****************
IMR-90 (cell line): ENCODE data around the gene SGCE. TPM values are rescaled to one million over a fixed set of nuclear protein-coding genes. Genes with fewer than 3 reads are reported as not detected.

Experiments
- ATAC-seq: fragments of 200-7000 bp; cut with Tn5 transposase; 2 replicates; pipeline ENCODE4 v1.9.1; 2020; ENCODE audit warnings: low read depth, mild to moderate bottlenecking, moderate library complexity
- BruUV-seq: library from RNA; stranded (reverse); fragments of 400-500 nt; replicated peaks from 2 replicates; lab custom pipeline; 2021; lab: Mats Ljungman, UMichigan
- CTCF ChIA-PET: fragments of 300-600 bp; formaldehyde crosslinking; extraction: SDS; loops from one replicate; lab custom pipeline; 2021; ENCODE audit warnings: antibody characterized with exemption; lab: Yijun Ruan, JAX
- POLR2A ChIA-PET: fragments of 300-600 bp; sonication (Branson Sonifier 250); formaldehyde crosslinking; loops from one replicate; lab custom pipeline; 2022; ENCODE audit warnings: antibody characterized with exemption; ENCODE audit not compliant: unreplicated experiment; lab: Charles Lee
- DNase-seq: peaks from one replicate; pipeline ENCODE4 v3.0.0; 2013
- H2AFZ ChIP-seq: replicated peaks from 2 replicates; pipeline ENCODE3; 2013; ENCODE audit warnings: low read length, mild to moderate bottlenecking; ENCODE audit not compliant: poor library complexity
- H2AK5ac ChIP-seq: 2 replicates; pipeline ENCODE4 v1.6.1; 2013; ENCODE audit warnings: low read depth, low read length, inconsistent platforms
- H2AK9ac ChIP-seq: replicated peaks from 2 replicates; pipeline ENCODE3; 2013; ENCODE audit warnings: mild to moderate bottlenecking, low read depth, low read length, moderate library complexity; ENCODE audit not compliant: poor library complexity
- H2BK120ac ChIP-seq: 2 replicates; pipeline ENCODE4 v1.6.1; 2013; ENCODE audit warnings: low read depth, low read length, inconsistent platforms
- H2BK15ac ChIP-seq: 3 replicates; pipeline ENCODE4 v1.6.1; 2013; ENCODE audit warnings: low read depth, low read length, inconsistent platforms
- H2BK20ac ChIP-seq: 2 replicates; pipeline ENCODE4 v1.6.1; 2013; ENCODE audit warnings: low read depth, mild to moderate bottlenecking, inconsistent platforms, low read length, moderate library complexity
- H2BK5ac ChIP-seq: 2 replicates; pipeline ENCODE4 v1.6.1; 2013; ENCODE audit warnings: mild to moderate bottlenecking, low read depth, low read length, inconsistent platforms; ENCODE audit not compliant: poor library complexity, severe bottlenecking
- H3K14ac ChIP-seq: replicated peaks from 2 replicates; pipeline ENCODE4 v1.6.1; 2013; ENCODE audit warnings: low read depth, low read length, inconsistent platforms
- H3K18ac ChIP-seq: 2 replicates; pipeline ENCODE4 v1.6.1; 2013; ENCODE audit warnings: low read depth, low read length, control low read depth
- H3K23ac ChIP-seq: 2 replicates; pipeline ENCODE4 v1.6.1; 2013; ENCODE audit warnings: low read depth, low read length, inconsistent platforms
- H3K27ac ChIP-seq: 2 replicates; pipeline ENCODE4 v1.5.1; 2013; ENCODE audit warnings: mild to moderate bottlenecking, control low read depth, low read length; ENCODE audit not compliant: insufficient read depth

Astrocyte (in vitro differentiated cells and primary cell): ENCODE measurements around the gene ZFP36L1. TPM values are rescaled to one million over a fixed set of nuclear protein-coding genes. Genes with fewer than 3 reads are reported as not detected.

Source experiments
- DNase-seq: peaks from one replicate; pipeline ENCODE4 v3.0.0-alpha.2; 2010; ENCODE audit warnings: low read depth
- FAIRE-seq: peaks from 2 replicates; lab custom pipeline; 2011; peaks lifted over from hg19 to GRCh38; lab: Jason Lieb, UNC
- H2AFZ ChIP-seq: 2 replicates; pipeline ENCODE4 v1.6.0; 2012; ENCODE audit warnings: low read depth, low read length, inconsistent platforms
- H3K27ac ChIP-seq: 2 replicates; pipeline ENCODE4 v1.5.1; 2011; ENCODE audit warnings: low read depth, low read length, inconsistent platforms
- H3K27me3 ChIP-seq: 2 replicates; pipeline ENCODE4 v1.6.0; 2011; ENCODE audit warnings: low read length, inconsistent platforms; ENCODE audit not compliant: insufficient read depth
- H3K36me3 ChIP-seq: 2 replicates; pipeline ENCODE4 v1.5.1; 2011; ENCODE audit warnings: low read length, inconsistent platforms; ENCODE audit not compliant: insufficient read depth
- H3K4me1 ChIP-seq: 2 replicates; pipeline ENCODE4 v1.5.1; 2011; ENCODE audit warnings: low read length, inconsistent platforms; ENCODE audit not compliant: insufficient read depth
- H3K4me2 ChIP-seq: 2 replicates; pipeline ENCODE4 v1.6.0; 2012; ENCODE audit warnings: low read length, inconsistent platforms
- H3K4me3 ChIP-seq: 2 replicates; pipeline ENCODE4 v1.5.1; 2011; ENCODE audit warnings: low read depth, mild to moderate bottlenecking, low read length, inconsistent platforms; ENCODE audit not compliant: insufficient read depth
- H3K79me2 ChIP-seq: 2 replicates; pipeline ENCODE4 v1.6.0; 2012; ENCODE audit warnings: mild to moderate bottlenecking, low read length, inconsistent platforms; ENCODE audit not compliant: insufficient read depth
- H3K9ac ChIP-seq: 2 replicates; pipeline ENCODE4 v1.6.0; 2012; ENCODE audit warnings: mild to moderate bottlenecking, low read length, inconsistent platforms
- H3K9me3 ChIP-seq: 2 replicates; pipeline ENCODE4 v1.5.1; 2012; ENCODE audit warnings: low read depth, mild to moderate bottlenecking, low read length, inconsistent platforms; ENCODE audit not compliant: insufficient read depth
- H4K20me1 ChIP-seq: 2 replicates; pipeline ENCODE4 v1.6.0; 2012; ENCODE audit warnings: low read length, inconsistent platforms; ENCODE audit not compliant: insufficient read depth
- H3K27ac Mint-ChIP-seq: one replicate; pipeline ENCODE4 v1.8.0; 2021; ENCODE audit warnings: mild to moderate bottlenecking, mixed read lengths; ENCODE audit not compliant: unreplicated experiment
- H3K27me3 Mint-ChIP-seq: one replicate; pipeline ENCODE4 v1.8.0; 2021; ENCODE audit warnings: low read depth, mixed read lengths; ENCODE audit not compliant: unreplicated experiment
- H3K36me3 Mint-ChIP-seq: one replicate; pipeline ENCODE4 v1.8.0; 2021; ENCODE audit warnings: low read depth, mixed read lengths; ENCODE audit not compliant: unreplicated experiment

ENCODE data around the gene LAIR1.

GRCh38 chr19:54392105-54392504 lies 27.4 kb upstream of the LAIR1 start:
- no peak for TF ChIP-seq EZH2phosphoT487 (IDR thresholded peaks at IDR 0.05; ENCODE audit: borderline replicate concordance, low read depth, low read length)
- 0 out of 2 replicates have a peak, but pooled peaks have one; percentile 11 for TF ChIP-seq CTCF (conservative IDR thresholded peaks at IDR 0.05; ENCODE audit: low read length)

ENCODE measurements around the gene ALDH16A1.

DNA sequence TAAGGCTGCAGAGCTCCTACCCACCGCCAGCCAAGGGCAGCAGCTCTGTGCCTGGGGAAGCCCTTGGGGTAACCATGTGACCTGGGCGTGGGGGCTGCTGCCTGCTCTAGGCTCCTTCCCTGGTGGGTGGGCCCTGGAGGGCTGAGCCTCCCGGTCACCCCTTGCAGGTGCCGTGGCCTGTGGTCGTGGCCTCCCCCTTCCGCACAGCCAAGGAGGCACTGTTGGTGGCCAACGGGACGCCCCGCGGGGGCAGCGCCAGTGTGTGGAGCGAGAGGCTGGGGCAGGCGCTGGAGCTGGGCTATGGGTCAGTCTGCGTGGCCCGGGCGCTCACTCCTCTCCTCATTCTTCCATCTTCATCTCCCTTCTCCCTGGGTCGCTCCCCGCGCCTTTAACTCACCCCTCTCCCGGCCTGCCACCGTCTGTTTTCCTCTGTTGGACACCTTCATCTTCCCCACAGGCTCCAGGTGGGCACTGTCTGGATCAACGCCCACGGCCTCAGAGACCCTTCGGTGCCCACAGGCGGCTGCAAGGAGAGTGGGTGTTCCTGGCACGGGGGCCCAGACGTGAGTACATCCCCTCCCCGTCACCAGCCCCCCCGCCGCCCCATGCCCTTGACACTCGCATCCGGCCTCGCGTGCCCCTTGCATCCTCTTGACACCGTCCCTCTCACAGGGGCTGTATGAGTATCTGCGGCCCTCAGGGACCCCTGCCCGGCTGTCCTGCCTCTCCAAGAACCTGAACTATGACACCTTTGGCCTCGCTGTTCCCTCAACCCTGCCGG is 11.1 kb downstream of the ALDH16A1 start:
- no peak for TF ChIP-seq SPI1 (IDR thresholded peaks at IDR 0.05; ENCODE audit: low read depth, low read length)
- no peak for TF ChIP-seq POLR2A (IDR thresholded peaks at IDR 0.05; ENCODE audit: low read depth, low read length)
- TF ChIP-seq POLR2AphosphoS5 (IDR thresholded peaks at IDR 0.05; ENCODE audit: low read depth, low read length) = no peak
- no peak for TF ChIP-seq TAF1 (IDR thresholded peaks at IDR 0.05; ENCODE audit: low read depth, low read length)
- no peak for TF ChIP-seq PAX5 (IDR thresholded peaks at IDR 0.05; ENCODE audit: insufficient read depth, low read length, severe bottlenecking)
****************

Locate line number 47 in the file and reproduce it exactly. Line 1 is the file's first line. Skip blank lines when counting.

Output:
- no peak for TF ChIP-seq PAX5 (IDR thresholded peaks at IDR 0.05; ENCODE audit: insufficient read depth, low read length, severe bottlenecking)